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Displaying: 21-28 of 28 documents


session viii: truth
21. Proceedings of the American Catholic Philosophical Association: Volume > 88
Michael Bowler Heidegger, Aristotle, and Philosophical Leisure
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I examine the two different accounts of the activity of philosophy and the nature of the philosophical life put forward by Heidegger and Aristotle. I do so by examining Heidegger’s well-known claim that for Aristotle sophia is the arete of techne. It is argued that this claim is the result of Heidegger’s deep engagement with critical philosophy, which his own early philosophy develops in interesting ways, and that this claim results in Heidegger overlooking crucial elements of Aristotle’s account of philosophy. I maintain that Aristotle’s conception of philosophy represents a counter-point to the critical conception of philosophy developed by Heidegger, one that focuses upon the importance of the leisure embodied in philosophical activity. I suggest that it would be especially fruitful to compare and contrast these two conceptions of philosophy from the perspective of the ethical question of the nature and value of philosophical activity and the life of philosophy.
22. Proceedings of the American Catholic Philosophical Association: Volume > 88
Joshua Lee Harris Does Aquinas Hold a Correspondence Theory of Truth in De Veritate?
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At least since Martin Heidegger’s influential reading of Thomas Aquinas’s account of truth as a precursor to modern philosophy’s unfortunate “forgetfulness of being,” it has been popular to classify the Angelic Doctor as one of the fore­runners of the modern “correspondence theory” of truth. In what follows, I attempt to answer the question of whether or not this is a correct assessment. I want to suggest that Aquinas’s account of truth has superficial concord but deep conflict with modern correspondence theories. The argument proceeds in two major segments: First, I attempt to establish a working definition of correspondence theory by tracing its development in the work of John Locke, John Stuart Mill and Bertrand Russell. Next, in light of these fundamental features of correspondence theory, I sketch out the way in which Aquinas’s own account is in superficial concord but deep conflict with it.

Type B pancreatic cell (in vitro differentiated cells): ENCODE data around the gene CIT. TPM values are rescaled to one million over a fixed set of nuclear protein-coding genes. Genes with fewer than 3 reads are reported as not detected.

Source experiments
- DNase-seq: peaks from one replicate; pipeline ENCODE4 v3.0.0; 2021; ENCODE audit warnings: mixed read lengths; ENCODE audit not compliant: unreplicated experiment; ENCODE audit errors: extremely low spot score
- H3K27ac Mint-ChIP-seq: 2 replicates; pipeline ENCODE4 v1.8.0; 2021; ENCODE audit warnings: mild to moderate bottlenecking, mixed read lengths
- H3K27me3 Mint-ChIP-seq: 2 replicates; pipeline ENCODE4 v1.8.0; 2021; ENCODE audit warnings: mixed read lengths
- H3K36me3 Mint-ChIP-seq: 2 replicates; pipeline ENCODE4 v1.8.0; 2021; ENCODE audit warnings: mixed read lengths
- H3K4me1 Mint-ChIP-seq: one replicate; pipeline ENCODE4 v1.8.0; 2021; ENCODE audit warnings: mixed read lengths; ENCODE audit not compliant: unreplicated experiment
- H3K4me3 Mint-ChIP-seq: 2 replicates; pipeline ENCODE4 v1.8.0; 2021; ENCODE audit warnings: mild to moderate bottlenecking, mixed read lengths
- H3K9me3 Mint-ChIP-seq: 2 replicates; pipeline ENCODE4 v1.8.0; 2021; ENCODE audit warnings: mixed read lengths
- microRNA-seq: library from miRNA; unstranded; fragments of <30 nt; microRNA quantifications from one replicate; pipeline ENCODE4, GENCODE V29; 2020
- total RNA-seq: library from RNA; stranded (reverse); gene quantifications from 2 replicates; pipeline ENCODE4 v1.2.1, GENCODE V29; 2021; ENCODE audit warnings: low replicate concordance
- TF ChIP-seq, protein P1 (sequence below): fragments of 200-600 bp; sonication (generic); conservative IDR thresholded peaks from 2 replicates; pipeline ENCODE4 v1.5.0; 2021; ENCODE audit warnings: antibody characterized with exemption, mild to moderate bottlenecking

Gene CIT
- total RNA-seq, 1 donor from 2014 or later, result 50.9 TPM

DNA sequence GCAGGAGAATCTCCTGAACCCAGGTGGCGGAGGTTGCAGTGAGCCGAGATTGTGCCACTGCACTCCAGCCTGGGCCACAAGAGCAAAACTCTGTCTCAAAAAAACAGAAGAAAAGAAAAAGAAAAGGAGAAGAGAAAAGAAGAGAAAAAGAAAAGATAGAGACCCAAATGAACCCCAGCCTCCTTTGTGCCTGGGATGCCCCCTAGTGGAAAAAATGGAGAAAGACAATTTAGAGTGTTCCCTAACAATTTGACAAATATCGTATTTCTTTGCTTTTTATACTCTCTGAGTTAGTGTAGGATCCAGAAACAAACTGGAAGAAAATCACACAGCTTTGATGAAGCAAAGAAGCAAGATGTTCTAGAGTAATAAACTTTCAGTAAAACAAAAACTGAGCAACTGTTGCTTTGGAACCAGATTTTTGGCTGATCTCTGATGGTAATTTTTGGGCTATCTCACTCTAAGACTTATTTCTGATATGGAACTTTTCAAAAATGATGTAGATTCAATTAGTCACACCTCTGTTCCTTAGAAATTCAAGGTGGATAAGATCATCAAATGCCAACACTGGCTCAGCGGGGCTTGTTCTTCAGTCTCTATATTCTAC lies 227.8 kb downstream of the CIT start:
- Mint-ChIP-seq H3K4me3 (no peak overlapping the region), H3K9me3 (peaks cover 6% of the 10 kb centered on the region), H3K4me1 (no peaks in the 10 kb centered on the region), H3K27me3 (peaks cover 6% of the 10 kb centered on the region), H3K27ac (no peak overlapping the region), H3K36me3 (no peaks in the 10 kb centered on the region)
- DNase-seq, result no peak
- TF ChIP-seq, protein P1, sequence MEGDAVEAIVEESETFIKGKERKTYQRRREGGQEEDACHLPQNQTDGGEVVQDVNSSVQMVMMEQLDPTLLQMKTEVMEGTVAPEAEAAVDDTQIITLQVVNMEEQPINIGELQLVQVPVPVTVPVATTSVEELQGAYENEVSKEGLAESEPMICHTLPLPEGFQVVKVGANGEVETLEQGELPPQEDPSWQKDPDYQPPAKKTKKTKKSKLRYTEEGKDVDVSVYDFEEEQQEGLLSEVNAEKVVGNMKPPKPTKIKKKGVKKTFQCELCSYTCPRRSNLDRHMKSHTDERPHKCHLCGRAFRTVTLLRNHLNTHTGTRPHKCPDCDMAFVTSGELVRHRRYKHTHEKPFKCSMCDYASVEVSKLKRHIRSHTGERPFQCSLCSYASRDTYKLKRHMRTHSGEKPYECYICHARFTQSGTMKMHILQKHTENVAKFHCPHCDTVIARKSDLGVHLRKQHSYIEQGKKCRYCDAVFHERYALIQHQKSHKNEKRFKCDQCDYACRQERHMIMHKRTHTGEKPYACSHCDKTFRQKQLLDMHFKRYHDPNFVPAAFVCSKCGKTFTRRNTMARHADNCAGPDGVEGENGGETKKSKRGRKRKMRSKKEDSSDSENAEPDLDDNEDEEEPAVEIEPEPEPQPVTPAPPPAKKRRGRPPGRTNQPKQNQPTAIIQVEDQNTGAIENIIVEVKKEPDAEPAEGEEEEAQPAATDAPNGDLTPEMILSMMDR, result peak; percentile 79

acpa reports and minutes
23. Proceedings of the American Catholic Philosophical Association: Volume > 88
R. E. Houser Minutes of the 2014 Executive Council Meeting
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24. Proceedings of the American Catholic Philosophical Association: Volume > 88
R. E. Houser Secretary’s Report (2013–2014)
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25. Proceedings of the American Catholic Philosophical Association: Volume > 88
Treasurer’s Report (2013)
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26. Proceedings of the American Catholic Philosophical Association: Volume > 88
Financial Statements
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27. Proceedings of the American Catholic Philosophical Association: Volume > 88
Necrology (2013–2015)
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28. Proceedings of the American Catholic Philosophical Association: Volume > 88
Available Back Issues of the Proceedings
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